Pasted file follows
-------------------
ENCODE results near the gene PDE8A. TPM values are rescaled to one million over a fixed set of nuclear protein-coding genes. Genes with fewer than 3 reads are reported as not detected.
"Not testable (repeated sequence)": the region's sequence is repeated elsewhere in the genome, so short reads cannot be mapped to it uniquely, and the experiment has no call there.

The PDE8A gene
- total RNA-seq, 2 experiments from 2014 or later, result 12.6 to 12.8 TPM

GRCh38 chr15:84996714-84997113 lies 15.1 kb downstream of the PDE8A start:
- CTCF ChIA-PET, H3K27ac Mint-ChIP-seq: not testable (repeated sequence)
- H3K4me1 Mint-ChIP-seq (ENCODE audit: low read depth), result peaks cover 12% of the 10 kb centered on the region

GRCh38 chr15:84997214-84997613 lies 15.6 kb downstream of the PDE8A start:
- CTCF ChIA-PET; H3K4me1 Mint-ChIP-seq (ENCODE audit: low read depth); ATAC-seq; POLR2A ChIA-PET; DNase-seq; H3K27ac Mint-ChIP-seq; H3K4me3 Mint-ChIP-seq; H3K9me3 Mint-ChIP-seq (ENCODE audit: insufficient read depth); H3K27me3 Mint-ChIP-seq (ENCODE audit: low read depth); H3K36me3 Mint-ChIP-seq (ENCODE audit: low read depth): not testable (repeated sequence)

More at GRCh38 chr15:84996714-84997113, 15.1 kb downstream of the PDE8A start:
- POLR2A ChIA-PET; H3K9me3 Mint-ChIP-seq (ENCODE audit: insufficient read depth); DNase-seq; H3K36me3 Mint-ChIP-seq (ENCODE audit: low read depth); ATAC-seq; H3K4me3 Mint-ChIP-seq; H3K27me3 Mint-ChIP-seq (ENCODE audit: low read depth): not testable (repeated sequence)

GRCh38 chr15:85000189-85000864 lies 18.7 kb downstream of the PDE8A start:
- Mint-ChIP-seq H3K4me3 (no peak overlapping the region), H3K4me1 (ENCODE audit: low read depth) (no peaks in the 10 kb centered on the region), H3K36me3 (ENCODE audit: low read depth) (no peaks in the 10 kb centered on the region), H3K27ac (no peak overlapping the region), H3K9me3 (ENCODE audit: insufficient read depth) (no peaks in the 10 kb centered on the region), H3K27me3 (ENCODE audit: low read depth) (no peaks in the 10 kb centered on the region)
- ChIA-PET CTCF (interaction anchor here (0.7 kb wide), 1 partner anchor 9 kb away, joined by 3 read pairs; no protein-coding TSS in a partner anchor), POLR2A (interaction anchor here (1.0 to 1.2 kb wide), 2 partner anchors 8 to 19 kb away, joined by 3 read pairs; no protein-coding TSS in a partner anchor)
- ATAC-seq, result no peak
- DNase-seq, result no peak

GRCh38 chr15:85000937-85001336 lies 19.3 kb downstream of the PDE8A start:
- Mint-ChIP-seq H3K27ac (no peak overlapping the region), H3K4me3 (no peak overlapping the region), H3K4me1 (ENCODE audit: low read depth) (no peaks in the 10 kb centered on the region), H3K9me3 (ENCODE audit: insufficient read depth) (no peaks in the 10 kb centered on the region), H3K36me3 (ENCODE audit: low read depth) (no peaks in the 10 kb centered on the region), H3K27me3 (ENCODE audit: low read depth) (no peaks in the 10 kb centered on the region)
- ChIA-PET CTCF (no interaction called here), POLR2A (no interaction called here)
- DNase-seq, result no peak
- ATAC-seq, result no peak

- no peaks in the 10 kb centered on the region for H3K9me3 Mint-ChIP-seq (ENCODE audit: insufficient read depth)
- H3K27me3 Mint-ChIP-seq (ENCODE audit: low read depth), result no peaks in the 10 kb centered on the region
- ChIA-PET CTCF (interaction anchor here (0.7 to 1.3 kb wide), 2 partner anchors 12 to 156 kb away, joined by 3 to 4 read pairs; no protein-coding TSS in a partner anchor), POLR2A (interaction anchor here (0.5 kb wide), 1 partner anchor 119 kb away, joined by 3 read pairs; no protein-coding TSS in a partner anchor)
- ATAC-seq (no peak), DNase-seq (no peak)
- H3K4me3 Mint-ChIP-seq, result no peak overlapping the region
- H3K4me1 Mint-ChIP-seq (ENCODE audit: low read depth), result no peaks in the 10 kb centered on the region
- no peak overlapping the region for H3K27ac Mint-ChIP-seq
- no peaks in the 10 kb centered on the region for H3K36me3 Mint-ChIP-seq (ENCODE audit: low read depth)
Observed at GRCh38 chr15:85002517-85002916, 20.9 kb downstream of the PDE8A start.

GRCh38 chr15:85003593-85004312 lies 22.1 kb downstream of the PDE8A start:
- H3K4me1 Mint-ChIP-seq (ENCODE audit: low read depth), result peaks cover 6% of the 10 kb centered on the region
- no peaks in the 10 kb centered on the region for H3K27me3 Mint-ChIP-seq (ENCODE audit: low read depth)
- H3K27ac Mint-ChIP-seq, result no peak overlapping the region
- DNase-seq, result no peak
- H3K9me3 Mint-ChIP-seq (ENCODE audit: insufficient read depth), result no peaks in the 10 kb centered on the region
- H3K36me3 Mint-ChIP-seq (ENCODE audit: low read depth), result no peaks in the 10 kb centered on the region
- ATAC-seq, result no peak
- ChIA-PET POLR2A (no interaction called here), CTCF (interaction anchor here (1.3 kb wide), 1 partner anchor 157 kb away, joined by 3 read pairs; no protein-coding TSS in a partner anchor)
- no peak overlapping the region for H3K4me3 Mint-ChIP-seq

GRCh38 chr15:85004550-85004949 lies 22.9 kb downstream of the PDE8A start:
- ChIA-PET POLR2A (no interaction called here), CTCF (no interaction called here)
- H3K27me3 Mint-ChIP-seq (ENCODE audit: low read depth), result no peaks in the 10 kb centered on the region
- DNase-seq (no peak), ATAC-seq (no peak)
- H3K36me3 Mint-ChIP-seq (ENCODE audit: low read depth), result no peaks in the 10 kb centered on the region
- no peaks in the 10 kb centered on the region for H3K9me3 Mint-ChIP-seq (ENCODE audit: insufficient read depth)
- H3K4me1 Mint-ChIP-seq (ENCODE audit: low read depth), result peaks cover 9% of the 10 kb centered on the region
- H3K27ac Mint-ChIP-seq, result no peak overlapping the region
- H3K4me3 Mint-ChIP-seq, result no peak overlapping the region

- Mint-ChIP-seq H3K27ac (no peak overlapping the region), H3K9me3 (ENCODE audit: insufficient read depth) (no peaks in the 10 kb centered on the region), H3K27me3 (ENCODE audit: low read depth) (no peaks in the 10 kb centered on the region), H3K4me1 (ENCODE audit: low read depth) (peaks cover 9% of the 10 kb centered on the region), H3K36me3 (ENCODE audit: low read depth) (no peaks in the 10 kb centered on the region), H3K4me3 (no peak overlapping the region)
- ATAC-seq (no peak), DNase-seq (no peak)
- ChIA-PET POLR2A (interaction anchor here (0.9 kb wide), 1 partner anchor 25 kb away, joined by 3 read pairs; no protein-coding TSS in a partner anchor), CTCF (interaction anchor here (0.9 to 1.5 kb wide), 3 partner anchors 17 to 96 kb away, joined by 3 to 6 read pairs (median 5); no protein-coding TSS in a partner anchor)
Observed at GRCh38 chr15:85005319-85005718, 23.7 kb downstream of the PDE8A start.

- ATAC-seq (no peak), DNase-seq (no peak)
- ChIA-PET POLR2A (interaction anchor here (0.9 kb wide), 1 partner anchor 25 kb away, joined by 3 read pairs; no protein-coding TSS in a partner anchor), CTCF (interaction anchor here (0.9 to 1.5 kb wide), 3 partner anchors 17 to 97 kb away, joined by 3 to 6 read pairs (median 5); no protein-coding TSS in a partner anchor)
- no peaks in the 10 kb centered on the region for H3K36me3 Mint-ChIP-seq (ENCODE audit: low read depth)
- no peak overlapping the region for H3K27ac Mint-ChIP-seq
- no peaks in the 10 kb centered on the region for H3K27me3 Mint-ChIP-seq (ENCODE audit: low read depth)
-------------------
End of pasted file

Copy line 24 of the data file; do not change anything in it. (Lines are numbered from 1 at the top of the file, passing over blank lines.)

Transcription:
- ChIA-PET CTCF (interaction anchor here (0.7 to 1.3 kb wide), 2 partner anchors 12 to 156 kb away, joined by 3 to 4 read pairs; no protein-coding TSS in a partner anchor), POLR2A (interaction anchor here (0.5 kb wide), 1 partner anchor 119 kb away, joined by 3 read pairs; no protein-coding TSS in a partner anchor)